“And I heard her answer me with the coughs and cries and whispers of the crowd: Here, Patria Mercedes, I’m here, all around you. I’ve already more than appeared.”

In Part I, chapter four, the Mirabal women make pilgrimage to the town of Higüey, where there is a famous image of the Virgin Mary. Seeing the painting, Patria challenges Mary, asking where she is, and hears her answer in the sound of the crowd, an example of a message from the spirit world influencing the material world of the characters. At this point in the book, Patria has lost her faith and is angry and embittered after the stillbirth of her third child. Up until this point, Patria’s life has revolved around her innate sense of connection to God and the care of her immediate family. The message from Mary leads her to turn her faith outwards, finding spiritual fulfillment in a connection to the greater world and seeking to help others beyond her household. This moment of connection with the spiritual marks a major turning point in Patria’s life, putting her on the path to becoming Mariposa #3.

I don’t know if that’s how it started, but pretty soon, I was praying to him, not because he was worthy or anything like that. I wanted something from him, and prayer was the only way I knew to ask.

In Part III, chapter 10, Patria sets up a kind of altar by the household’s required portrait of Trujillo, where she offers daily flowers and prayers, hoping she can influence him via the spirit world to release her family from prison. Although Patria is a devout Catholic, she does not see her altar as a contradiction of her faith. In fact, she begins praying to the portrait in part because she is used to seeing his picture next to one of Jesus, one of several times the novel suggests an association between the two. Although Mamá thinks the flowers are only intended to please any Trujillo loyalists who come to the house, Fela, the character in the book most at home with the idea of communicating with the spirit world, understands that Patria is sincere in her attempt to appeal to his spirit. Patria’s belief that her prayers and offerings to the picture may inspire the real Trujillo towards better behavior demonstrates a belief that the spirit world is connected to the material world.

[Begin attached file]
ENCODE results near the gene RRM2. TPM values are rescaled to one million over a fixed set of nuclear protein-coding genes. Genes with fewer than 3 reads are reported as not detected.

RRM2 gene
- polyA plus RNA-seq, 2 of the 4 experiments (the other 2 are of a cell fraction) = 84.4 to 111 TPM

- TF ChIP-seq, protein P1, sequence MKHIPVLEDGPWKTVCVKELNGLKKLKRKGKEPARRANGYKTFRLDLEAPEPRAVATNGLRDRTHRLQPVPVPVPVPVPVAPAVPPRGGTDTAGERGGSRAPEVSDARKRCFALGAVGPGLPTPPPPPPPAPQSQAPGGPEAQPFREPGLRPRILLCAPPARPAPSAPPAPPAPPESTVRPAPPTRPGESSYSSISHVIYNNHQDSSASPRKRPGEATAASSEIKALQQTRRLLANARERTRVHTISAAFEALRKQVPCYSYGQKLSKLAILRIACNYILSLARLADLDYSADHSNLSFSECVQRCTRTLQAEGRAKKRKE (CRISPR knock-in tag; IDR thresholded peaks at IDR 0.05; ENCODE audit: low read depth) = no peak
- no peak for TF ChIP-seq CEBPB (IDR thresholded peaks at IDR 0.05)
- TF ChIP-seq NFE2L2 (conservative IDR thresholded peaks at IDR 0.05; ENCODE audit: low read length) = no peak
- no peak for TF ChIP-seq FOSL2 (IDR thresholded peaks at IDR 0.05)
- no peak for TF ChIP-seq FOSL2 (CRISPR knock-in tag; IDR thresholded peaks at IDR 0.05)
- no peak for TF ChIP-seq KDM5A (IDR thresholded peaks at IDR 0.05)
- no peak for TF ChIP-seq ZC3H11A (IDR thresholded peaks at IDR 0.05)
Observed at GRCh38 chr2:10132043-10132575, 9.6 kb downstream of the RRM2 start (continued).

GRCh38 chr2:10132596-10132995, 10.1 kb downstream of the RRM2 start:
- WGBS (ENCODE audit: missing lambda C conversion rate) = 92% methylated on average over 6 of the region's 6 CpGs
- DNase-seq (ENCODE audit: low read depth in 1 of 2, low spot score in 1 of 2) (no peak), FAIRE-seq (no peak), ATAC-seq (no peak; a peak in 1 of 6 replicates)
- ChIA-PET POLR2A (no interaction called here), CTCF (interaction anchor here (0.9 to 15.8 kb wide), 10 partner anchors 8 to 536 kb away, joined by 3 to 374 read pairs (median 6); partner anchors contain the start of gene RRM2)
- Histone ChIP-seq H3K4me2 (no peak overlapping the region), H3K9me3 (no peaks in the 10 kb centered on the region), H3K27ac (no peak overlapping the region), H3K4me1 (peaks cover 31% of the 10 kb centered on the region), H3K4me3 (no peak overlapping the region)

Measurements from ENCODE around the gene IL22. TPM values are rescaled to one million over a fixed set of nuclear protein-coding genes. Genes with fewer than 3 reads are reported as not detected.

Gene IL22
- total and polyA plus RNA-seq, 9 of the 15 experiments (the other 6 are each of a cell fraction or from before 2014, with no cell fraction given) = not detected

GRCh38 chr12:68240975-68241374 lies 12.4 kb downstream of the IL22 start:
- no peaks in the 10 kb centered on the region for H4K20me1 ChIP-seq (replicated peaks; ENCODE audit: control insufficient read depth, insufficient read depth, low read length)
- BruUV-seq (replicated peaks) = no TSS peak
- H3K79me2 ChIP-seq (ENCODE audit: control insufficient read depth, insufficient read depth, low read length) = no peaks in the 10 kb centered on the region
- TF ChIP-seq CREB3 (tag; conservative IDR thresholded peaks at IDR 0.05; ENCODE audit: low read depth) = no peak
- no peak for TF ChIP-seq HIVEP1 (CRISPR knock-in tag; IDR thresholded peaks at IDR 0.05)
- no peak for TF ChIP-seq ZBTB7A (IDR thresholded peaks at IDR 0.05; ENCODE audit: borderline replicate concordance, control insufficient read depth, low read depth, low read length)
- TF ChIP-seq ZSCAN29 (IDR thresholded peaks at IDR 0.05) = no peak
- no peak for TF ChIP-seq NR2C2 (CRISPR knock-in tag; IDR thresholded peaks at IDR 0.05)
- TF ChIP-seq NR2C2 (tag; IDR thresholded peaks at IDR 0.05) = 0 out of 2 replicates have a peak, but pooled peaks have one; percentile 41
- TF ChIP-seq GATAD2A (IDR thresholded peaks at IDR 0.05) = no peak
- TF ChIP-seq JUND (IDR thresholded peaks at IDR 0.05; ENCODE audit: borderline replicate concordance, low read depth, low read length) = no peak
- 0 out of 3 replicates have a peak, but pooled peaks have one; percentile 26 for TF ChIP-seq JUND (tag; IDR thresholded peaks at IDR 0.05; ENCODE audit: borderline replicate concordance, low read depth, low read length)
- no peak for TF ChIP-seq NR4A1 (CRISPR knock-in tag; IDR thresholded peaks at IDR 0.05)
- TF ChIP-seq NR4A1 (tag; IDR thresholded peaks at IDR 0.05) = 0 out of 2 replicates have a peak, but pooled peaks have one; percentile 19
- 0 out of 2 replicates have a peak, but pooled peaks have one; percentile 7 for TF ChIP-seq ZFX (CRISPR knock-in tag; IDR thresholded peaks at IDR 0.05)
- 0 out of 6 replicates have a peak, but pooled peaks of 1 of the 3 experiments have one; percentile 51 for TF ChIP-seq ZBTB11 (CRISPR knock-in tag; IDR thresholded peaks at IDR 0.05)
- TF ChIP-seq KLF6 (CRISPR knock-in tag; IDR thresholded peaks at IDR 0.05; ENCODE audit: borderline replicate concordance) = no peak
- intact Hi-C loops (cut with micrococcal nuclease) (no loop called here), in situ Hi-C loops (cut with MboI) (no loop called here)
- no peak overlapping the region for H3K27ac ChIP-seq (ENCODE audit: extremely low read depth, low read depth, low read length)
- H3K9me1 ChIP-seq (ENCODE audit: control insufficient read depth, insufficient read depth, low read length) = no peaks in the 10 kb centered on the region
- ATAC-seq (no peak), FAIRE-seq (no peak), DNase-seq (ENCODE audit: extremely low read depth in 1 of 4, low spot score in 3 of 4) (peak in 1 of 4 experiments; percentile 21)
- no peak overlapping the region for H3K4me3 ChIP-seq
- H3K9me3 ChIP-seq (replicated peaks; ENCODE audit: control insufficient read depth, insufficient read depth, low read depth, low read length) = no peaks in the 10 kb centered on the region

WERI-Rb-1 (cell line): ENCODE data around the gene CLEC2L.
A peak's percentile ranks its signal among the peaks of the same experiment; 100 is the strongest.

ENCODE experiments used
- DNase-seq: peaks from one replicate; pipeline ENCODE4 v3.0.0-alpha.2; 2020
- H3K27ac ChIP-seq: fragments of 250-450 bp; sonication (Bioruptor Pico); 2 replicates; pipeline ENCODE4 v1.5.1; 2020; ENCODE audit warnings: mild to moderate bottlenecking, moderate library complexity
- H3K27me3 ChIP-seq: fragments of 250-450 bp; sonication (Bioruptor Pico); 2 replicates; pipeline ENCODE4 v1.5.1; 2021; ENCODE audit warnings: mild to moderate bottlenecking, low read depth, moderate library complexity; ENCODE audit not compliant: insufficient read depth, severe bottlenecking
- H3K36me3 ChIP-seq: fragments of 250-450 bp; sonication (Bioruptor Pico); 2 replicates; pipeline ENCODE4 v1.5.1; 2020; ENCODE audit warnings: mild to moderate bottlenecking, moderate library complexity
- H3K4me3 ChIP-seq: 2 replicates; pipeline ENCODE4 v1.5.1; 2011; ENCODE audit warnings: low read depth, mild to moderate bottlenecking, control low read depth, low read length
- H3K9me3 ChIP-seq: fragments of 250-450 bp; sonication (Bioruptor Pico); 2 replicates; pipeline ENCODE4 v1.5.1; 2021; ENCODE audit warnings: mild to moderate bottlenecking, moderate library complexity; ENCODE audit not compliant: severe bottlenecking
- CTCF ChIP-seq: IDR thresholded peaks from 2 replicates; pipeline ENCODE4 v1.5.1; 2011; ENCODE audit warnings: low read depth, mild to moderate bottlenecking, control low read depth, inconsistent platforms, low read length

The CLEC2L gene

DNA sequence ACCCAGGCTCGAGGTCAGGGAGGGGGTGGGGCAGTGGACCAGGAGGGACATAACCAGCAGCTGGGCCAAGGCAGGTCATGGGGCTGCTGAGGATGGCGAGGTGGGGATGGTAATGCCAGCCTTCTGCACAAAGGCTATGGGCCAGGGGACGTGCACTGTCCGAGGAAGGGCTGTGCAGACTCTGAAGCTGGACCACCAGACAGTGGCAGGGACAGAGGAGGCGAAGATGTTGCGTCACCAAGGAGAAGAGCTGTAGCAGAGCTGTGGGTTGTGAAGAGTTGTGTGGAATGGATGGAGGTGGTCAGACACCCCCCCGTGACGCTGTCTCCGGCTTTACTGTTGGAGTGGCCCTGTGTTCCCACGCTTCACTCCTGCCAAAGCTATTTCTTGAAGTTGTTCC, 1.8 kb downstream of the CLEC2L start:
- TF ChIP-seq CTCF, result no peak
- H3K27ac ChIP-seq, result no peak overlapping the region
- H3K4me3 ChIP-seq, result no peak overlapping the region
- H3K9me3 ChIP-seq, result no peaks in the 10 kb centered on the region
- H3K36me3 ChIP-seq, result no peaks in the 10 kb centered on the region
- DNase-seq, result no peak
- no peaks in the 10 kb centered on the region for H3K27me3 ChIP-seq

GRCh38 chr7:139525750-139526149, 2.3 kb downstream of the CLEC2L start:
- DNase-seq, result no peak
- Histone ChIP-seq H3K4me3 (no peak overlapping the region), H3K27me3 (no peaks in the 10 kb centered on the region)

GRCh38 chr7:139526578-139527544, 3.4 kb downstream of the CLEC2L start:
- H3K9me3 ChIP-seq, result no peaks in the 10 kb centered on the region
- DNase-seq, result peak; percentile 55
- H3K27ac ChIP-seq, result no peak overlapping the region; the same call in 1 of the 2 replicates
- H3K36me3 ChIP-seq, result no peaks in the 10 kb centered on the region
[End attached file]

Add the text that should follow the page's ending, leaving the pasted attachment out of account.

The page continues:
“Tell me what the girls had to say today?” 
“That’s just it,” Minou says, her voice still uneven. “They wouldn’t come. Fela says they must finally be at rest.”

In 1994, Minou brings Dedé word that Fela has not been able to communicate with the spirits of the Mariposas that day. This conversation takes place in Part III, chapter nine, after Dedé’s Interviewer has left. While Dedé disdains Fela’s side business offering visitors the chance to communicate with the spirits of her sisters, she also believes in their presence, as she demonstrates in this scene by telling Minou that they were not with Fela because they were at the house all day. By placing the spirit of the Mariposas at the house on the day the Interviewer visits, Alvarez implies that they are especially attentive to the work of the Interviewer and, by extension, to her own project of bringing them to life in the novel. Minou wonders if they are at rest—and indeed, by the end of the novel, they seem to be—suggesting that by telling their stories to the Interviewer, Dedé has released them.